A little earlier this month, Connect Travel, as a part of its ongoing “Connect with …” series of virtual roundtable webinars, revisited a panel discussion of domestic tour operators through a “Connect & ReConnect with Domestic Tour Operators.” It proved to be just as popular as the first iteration of the subject, attracting some 300 viewers. Shari Bailey, vice president, Connect Travel, general manager, (Photo) Connect Travel Events, served as moderator of a panel that included Bob Cline, president and CEO, US Tours; Jane Julian, owner/CEO, Jane’s Journeys; and Belinda Grace-Leonard, owner, New England Coach.
1. Regulations: The need for updated regulations & guidelines will continue to be paramount. Tour operators would like to receive updates on new openings, regulations, safety, or quarantine guidelines. As this information is ever changing, be sure to provide consistent and transparent updates on your products.
2. Product Development: All travel professionals are reviewing existing itineraries and tweaking as needed. This opens the door for new products. (i.e. outdoor activities, hotel, vacation home, or villa product, unique dining options) Acquaint yourself with the theme of tours coming to or around your area and create unique offerings that align with them. Be creative!
3. Sell, Sell, Sell: Tour operators are actively selling their programs. They have fine-tuned their products during this time. 2021 and 2022 schedules are being finalized. 2023 is in the planning stages. They are looking for unique products and the partners that provide them with consistency – no surprises. Now is the time to get your information in front of the operators.
4. Market, Market, Market: Tour operators are rolling out marketing campaigns and actively engaging with their loyal clientele. Now is the time to create campaigns and partner with tour operators to sell your products. While incentives are nice, travel professionals lean towards preferring consistent, good, quality product offerings. Contact your tour operator clients directly to get involved.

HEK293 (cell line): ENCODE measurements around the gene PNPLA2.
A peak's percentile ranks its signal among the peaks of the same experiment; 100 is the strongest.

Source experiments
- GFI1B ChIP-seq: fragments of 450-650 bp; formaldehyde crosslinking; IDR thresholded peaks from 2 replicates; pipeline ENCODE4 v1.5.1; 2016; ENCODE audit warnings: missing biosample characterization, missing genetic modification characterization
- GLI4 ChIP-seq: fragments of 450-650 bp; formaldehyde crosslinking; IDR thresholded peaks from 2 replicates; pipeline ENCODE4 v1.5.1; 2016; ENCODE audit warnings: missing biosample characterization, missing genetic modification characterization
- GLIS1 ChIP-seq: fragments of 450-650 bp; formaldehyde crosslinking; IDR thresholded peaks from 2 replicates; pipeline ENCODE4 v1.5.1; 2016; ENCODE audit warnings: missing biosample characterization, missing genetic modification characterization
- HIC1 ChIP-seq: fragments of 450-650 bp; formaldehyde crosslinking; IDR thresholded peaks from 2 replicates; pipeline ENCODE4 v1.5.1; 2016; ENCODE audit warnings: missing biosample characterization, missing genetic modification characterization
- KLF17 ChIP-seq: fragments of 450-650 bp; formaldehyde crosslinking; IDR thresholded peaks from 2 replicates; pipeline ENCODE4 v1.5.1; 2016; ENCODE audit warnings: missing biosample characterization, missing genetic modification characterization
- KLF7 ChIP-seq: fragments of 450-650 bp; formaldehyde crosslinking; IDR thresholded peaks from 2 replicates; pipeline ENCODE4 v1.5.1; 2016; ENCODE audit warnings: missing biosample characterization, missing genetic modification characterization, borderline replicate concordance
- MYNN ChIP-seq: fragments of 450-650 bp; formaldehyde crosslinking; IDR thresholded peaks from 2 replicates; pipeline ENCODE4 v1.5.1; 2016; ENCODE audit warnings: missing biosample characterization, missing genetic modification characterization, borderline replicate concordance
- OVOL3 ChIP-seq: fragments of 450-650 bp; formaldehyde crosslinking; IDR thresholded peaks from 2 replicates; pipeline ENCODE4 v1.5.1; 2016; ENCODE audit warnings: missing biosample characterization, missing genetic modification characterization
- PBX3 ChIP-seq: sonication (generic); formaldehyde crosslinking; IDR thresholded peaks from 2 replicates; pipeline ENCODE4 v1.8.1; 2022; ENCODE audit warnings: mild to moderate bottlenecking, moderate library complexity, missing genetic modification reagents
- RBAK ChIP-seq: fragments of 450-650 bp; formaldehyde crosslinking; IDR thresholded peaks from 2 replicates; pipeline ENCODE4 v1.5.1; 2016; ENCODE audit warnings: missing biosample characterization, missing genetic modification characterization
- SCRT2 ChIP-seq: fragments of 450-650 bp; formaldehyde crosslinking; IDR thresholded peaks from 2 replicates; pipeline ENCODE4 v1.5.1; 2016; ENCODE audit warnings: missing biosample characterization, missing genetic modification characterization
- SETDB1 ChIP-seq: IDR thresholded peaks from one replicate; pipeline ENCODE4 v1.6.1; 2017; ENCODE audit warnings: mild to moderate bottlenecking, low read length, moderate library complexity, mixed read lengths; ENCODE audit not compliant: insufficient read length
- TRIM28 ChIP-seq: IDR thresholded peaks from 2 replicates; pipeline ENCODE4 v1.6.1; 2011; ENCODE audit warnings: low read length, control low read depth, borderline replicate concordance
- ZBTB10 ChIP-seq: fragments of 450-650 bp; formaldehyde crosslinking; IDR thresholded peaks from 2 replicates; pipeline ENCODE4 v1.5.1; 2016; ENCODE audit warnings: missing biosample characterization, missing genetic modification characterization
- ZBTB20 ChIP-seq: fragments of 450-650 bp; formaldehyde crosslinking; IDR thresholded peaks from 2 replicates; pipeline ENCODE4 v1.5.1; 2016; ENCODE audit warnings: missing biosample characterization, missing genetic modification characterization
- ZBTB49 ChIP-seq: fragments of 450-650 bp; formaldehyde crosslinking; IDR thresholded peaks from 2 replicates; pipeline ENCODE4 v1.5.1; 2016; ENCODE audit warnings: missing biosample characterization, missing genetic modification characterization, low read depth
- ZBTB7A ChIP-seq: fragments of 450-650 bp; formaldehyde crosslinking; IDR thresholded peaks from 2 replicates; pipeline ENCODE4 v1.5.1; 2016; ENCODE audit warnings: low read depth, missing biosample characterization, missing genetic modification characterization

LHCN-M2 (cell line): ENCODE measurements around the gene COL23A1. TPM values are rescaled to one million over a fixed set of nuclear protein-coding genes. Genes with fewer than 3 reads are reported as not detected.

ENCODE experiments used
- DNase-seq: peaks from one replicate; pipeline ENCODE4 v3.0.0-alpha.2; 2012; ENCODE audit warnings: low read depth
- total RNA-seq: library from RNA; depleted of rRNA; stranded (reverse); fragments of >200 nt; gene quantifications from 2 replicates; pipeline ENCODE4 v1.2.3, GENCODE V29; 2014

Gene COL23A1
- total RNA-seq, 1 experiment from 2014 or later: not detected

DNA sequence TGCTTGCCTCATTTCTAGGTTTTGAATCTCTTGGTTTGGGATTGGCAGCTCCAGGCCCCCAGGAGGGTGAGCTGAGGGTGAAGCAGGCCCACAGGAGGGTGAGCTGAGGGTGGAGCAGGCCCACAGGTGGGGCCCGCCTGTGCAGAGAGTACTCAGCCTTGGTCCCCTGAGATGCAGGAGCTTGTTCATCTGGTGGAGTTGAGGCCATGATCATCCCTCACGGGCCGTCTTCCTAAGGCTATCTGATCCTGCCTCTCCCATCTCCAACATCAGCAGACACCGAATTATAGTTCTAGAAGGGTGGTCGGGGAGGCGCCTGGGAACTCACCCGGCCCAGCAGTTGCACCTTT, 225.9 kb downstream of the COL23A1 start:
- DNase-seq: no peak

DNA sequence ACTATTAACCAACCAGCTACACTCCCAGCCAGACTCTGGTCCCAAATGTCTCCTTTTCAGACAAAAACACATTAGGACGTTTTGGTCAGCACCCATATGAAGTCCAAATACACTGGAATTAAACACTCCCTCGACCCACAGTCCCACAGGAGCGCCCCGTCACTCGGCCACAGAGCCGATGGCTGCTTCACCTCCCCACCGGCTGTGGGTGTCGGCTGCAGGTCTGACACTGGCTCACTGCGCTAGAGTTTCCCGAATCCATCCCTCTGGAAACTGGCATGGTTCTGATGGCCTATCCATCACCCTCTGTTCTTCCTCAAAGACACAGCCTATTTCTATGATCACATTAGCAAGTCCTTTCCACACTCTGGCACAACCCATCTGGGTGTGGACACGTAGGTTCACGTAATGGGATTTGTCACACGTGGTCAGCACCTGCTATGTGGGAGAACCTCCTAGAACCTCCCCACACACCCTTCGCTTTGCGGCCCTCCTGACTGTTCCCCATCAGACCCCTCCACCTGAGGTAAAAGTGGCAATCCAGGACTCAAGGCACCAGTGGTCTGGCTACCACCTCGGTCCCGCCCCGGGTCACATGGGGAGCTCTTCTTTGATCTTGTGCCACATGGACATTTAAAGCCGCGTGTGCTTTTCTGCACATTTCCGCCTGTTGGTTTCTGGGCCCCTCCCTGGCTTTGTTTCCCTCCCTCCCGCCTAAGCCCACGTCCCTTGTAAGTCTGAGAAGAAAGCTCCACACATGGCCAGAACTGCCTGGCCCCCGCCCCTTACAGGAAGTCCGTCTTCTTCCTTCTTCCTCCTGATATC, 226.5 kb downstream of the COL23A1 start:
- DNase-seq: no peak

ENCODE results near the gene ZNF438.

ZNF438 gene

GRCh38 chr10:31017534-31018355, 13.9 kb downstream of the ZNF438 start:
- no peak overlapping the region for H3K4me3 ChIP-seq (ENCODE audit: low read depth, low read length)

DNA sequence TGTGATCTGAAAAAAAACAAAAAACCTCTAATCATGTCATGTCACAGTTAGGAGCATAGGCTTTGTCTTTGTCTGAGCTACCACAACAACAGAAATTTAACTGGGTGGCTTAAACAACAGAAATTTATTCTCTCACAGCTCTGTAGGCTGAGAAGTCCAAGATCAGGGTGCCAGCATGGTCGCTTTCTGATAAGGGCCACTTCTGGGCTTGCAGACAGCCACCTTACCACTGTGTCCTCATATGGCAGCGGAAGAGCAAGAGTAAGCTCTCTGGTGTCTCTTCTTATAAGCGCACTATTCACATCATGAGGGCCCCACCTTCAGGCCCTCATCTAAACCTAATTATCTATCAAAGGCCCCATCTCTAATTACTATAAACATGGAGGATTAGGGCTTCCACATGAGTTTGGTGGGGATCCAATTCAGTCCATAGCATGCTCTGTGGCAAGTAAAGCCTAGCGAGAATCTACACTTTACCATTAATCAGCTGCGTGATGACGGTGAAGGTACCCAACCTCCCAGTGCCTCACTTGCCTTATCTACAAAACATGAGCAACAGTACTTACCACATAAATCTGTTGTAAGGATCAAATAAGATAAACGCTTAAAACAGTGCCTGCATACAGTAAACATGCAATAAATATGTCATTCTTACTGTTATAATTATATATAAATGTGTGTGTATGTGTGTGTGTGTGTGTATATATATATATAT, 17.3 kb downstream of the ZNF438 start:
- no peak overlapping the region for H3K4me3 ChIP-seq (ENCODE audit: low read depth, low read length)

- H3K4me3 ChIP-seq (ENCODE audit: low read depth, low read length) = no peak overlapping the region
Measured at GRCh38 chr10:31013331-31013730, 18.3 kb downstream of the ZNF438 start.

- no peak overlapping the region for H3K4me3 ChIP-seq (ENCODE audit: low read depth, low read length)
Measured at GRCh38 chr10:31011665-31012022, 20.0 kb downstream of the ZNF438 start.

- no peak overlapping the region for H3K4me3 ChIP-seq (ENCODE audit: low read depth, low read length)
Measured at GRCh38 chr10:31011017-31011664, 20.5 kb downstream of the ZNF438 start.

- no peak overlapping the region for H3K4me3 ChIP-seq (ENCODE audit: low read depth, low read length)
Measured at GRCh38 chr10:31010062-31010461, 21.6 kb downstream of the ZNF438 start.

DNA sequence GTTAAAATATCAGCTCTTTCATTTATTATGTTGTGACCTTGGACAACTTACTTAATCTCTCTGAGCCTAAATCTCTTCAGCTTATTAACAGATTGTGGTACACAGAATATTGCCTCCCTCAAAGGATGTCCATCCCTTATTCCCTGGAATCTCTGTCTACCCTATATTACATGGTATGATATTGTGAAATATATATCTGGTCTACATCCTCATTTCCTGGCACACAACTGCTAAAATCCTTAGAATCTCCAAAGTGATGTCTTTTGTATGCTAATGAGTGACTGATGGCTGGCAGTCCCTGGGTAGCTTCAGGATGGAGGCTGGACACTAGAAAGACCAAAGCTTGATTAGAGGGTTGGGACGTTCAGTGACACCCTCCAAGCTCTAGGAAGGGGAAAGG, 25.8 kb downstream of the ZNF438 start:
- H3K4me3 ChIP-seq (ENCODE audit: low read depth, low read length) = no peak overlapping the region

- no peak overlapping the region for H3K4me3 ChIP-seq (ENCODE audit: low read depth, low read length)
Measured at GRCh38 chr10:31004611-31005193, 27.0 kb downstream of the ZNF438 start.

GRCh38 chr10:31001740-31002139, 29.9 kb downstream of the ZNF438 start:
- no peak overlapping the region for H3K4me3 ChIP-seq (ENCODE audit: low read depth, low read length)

5. Stay Connected: Budgets and schedules are being created now; stay visible with the operators. Tour operators want to remind you that the group travel industry is resilient and feel this market will rebound faster than most.
Bob Cline: “The world has begun to spin again. We spent two months with nothing happening—other than writing refund checks. Now, we’re starting to get calls for new products. We’re getting bookings for the future. We’re starting to put a couple of trips on the road. It’s a beginning—almost like a new business—but it’s a beginning.”
Jane Julian: “We haven’t had many (COVID-19) cases at all, in Southern Illinois. It’s very rural. And now we are. Starting after July 4. Now, we’re having a lot of cases. Now people are starting to get more afraid—just because we had 14 new cases in our county just yesterday—we hadn’t even had 14, period. That’s made a difference. Also, children are telling their parents they shouldn’t be traveling. I’ve had that with some of the people canceling—because their kids have said, ‘No, you’re not going anywhere this morning.’”
Belinda Grace-Leonard: “We’re fortunate that we’re in New Hampshire. Our numbers are very good … I think that we have a little bit more confidence in our groups. They are people that are willing to travel. We’ve kind of always had that confidence. Even during the worst of days. We had people–if we called and said that we can’t plan on this trip—they were booking something for next year. We’ve done very few refund checks. We did lots of credits and lots of forwarding that payment towards other trips … We have been fortunate as far as people being still willing to travel with us. They just don’t have a place to go right now, which is a big problem.”